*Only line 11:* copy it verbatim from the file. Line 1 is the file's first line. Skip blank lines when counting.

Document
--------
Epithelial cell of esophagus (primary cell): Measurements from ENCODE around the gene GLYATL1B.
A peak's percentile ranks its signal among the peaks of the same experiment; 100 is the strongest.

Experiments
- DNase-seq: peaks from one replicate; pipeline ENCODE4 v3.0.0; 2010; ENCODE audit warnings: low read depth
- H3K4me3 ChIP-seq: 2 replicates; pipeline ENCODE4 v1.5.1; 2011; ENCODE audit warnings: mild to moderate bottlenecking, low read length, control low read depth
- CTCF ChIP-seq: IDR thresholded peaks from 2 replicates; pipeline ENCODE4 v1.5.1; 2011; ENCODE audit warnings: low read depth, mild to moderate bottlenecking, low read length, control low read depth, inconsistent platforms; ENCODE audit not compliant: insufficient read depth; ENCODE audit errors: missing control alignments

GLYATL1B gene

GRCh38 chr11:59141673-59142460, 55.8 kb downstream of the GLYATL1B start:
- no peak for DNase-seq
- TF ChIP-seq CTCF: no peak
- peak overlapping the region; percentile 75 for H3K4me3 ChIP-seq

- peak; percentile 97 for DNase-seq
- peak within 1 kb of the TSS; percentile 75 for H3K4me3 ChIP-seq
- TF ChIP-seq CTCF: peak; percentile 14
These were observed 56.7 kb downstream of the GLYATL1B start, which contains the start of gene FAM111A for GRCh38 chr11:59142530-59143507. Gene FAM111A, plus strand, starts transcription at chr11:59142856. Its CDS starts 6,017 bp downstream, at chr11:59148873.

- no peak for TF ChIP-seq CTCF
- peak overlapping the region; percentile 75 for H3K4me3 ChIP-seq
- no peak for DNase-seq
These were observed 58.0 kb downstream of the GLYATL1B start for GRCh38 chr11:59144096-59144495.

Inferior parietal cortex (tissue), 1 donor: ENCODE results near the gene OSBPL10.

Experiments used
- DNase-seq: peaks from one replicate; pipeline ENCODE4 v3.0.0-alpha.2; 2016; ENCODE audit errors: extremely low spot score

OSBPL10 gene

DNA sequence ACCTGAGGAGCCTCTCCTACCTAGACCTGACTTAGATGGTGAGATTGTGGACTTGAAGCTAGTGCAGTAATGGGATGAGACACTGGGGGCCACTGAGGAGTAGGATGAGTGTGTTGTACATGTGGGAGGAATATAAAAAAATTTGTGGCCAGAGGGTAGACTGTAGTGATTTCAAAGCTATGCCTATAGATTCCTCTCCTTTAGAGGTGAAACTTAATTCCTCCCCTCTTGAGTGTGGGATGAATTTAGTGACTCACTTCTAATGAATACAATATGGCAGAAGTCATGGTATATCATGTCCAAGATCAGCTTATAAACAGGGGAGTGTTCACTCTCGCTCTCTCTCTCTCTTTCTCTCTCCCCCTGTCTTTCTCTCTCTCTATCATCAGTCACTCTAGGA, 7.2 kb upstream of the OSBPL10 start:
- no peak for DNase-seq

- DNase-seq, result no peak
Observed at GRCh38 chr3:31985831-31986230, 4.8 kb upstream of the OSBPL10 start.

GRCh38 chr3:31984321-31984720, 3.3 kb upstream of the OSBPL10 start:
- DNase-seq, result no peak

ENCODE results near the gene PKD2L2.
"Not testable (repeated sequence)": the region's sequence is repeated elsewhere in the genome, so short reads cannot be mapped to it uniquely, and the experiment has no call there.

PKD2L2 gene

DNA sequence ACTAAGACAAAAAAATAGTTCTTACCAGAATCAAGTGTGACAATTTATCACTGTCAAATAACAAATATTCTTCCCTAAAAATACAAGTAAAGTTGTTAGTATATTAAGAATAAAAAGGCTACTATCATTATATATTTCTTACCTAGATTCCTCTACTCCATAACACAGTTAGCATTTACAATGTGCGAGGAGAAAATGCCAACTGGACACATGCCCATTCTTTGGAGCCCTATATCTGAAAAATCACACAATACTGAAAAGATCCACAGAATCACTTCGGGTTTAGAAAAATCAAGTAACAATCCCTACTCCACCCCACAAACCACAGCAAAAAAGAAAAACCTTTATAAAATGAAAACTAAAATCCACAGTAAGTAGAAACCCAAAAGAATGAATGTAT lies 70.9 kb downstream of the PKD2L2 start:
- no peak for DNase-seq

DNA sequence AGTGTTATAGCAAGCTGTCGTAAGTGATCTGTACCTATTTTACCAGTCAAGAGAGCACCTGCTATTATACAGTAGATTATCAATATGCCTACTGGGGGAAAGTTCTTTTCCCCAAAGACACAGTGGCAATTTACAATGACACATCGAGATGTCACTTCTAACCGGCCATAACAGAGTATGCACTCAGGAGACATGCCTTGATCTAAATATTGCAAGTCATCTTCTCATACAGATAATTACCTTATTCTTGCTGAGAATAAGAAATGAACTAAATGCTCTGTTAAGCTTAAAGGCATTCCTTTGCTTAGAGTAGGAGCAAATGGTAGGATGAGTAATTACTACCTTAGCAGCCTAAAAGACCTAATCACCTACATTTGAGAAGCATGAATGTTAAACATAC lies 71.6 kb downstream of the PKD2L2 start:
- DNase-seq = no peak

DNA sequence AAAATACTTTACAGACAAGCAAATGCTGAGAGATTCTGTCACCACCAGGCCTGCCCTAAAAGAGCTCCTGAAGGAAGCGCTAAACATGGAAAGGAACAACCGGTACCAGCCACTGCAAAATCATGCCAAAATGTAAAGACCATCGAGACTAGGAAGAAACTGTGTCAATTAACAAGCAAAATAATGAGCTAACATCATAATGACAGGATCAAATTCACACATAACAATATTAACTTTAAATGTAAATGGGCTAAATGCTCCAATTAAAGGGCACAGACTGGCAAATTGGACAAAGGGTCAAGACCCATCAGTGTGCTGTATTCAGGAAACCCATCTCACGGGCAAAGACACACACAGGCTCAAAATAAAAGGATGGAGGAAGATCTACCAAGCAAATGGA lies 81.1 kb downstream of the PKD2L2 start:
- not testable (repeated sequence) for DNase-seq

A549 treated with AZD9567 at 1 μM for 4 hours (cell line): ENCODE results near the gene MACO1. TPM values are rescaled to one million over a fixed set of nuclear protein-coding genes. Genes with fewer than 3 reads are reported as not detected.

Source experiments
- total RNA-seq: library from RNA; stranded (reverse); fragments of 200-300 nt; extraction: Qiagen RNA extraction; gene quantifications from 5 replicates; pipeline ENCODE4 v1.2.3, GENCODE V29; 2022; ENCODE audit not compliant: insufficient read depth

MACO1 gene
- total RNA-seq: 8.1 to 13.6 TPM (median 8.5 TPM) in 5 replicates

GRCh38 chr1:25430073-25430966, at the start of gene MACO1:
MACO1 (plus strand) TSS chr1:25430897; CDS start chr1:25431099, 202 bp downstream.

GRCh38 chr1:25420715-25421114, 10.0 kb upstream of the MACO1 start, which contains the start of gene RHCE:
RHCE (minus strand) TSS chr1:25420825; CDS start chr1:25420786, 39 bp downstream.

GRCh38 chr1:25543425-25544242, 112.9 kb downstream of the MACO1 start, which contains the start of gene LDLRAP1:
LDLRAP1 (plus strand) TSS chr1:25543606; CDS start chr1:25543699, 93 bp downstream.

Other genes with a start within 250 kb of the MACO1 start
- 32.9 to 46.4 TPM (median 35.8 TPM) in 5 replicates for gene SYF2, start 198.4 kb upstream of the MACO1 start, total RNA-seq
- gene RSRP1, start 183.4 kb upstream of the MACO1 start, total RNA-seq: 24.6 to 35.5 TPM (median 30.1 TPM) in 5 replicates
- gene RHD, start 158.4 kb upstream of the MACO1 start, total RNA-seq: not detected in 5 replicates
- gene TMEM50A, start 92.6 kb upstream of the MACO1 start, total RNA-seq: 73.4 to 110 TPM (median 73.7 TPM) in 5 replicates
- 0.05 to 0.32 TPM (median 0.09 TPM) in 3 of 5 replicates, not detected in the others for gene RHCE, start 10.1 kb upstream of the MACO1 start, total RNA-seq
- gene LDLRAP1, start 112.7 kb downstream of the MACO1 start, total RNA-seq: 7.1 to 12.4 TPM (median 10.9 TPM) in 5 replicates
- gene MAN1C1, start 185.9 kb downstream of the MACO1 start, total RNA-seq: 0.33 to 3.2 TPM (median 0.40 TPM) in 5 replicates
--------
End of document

- peak overlapping the region; percentile 75 for H3K4me3 ChIP-seq